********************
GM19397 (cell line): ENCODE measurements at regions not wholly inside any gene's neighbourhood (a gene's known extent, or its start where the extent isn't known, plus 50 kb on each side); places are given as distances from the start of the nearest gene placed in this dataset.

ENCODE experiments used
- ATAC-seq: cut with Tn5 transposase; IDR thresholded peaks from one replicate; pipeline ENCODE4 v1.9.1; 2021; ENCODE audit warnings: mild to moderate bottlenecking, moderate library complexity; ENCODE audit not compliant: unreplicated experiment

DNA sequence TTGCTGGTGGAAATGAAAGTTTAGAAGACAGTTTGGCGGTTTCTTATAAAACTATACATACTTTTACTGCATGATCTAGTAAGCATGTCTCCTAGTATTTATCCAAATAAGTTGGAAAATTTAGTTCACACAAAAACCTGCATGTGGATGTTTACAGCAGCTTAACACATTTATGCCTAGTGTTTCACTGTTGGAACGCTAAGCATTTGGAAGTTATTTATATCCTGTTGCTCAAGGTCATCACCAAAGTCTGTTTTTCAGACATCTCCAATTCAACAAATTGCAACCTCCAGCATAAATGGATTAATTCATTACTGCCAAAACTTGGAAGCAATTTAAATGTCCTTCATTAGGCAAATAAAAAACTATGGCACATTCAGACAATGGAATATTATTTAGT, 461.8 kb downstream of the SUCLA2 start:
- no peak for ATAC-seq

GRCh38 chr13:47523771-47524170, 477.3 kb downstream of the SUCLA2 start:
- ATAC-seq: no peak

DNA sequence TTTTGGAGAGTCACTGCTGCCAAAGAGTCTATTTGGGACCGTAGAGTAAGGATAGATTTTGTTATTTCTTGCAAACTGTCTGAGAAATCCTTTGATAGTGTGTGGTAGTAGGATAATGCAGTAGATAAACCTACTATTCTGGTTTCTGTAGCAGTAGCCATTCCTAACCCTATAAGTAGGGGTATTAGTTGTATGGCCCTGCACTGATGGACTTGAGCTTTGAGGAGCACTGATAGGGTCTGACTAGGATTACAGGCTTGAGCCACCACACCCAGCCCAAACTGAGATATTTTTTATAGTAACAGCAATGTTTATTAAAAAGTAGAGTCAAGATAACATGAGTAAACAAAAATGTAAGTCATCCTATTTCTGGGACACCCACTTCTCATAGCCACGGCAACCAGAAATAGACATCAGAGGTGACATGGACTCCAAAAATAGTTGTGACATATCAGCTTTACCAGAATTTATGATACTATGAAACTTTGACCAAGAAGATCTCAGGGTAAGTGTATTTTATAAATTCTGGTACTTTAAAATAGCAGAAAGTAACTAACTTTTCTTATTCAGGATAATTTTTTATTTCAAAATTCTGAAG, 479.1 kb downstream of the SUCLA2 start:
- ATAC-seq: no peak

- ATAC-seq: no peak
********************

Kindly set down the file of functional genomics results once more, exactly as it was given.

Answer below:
GM19397 (cell line): ENCODE measurements at regions not wholly inside any gene's neighbourhood (a gene's known extent, or its start where the extent isn't known, plus 50 kb on each side); places are given as distances from the start of the nearest gene placed in this dataset.

ENCODE experiments used
- ATAC-seq: cut with Tn5 transposase; IDR thresholded peaks from one replicate; pipeline ENCODE4 v1.9.1; 2021; ENCODE audit warnings: mild to moderate bottlenecking, moderate library complexity; ENCODE audit not compliant: unreplicated experiment

DNA sequence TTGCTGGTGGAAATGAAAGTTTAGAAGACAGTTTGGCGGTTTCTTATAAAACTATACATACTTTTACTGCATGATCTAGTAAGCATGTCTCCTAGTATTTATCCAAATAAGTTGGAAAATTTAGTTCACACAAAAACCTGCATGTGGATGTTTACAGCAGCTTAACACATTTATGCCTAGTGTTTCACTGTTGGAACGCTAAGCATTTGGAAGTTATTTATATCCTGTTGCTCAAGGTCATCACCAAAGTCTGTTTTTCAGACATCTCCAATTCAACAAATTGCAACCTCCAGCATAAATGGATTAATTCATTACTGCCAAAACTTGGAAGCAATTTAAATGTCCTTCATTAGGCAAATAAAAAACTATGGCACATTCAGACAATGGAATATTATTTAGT, 461.8 kb downstream of the SUCLA2 start:
- no peak for ATAC-seq

GRCh38 chr13:47523771-47524170, 477.3 kb downstream of the SUCLA2 start:
- ATAC-seq: no peak

DNA sequence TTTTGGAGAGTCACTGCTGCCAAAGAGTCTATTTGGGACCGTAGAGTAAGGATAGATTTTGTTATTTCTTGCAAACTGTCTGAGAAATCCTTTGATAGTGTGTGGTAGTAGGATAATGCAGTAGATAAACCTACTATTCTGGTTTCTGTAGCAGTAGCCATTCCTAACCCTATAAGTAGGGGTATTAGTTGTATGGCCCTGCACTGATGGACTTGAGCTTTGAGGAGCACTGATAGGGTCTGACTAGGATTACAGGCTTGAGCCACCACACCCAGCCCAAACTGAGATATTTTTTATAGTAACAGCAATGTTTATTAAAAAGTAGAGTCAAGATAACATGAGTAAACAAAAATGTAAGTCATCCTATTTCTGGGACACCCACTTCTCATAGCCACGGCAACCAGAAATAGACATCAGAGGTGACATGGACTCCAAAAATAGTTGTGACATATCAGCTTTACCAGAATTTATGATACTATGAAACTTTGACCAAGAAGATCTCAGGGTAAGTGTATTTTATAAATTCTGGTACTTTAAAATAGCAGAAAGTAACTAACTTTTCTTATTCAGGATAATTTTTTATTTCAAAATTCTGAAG, 479.1 kb downstream of the SUCLA2 start:
- ATAC-seq: no peak

- ATAC-seq: no peak